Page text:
Tiley on Australian Open: “Heaven and earth will be moved to make it work in Melbourne”

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While the US Open and Roland Garros struggle to hold their tournaments with the coronavirus pandemic raging, the Australian Open is also preparing for the worst in uncertain times. 

Craig Tiley, Australian Open tournament director, is striking an upbeat tone despite the fact that Victoria (home to Melbourne) is home to Australia’s highest coronavirus case count as the country wrestles with a second wave of the virus.

Tiley and his team are currently working with six potential contingency plans, and the most favored version features strict “physical distancing” and a tennis bubble around Melbourne Park. They are also working on ensuring that the event stays in Melbourne, where it has been located since 1988.

When the government of neighboring New South Wales (home to Sydney) made a pitch to take the Australian Open from Melbourne in the name of safety in the age of Covid-19, Tiley was quick to eliminate the possibility.  

“Heaven and earth will be moved to make it work in Melbourne,” Tiley told The Age. “I don’t see any scenario possible where the Australian Open would move.”

Tiley says Melbourne Park, the site that has hosted the Australian Open since 1988, is in good position to host a tournament that features a cutting-edge sporting bubble.

“Melbourne Park itself is a massive quarantine opportunity for us,” he said. “The whole network and the whole hub being put next to the city, you can actually create a bubble over Melbourne Park to make it extremely safe. It will be world-leading.”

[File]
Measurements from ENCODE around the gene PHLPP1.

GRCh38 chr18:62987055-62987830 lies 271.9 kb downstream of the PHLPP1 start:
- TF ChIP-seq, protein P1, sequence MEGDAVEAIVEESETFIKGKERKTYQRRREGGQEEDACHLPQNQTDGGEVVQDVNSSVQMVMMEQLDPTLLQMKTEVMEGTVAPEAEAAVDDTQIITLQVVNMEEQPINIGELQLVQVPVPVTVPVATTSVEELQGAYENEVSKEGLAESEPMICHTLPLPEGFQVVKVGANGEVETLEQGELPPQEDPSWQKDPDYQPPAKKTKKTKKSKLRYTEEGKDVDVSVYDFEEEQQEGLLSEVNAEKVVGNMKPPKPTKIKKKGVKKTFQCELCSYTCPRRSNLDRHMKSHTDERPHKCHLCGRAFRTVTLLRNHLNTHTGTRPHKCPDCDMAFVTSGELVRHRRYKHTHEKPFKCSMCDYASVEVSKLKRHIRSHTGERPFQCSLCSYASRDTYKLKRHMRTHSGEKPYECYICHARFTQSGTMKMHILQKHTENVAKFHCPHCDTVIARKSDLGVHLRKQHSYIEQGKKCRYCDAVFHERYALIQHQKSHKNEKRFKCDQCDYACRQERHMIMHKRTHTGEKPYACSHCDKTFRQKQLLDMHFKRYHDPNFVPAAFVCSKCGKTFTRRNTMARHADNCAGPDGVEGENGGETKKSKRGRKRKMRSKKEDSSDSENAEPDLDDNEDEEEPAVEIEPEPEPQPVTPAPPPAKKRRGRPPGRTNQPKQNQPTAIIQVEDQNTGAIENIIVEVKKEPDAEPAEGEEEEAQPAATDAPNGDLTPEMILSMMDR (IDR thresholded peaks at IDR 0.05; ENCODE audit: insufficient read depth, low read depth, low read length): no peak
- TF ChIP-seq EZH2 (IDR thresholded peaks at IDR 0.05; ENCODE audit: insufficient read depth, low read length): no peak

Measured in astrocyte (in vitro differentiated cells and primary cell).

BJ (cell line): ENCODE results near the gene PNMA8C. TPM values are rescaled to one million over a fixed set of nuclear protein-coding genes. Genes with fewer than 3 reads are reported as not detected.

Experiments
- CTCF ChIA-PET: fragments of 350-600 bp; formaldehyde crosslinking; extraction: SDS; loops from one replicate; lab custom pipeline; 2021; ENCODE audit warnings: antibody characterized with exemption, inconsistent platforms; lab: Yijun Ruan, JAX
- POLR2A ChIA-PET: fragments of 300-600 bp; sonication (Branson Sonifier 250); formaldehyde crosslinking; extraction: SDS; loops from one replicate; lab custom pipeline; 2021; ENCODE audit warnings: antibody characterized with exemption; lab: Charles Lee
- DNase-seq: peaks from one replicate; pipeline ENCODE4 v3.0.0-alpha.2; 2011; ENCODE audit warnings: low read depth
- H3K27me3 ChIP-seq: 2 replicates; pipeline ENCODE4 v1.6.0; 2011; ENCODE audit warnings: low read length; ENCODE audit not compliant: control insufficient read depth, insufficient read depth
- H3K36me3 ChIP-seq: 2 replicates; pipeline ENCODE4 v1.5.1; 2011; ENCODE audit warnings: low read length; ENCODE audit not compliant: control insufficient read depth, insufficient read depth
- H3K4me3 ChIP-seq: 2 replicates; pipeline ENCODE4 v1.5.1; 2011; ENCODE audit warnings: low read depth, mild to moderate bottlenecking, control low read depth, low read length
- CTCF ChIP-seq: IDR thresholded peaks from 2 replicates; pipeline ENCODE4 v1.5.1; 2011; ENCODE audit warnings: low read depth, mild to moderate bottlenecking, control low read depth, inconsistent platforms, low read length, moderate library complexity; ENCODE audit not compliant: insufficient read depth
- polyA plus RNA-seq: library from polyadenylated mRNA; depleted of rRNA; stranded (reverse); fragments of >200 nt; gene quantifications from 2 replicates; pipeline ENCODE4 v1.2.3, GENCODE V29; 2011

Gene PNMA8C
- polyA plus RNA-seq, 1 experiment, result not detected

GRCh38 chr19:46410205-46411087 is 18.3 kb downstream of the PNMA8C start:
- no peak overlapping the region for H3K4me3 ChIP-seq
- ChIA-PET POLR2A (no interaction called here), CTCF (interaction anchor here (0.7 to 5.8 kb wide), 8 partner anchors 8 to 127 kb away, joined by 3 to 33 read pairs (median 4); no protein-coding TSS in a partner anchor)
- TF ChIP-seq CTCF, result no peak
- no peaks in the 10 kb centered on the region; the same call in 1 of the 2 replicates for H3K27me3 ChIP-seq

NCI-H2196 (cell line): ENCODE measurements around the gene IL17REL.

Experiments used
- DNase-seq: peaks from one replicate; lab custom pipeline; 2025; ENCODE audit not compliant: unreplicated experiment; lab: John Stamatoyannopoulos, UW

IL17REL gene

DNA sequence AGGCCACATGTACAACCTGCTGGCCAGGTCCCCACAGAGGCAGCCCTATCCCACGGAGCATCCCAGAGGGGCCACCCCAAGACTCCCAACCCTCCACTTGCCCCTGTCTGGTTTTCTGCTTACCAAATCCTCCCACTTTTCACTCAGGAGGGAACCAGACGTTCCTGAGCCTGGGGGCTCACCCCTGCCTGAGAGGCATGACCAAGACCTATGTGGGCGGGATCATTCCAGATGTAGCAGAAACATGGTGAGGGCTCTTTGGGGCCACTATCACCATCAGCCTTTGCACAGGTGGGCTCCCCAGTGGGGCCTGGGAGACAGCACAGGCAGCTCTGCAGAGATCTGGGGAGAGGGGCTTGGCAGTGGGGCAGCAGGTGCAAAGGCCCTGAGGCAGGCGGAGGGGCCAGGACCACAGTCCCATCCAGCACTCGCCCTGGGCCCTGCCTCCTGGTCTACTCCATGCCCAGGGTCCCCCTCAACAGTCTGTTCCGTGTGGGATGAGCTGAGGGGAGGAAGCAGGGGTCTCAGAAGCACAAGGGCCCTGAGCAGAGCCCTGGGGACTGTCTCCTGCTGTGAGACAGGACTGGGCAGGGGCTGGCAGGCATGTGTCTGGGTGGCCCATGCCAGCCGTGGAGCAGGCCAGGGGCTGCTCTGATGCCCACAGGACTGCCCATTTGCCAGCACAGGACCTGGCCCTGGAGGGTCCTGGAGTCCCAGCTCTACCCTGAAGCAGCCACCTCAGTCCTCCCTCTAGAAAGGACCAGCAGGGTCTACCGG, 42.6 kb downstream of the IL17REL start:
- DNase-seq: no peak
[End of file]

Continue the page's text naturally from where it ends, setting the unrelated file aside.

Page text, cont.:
Travel will be the next biggest issue, but the Australian Open stands to benefit from the fact that the new year kicks off with tennis in Australia after winter break, a fact that Tiley believes may compel players to come early and start their pre-season down under, even if a quarantine period needs to be imposed. 

Though Australia’s confirmed cases are on the rise, less that 13,000 confirmed cases compares favorably to most other countries in the world at this moment. If the situation doesn’t worsen considerably over the next six months, the tournament should be assured of maximum participation from players.  

Tiley, for the moment, believes the Australian Open will remain the strong attraction it has always been in the players’ eyes, despite the difficult circumstances worldwide. 

“All of the top players, both on the women’s side and the men’s side, they look at Australia to possibly come here early in December,” Tiley said. “You’re going to be in an environment where you feel safe, the sun is shining and most of them are coming from the northern hemisphere where it will be the middle of winter … and they can play right through until the end of January. Their view on the Australian summer is pretty buoyant.”

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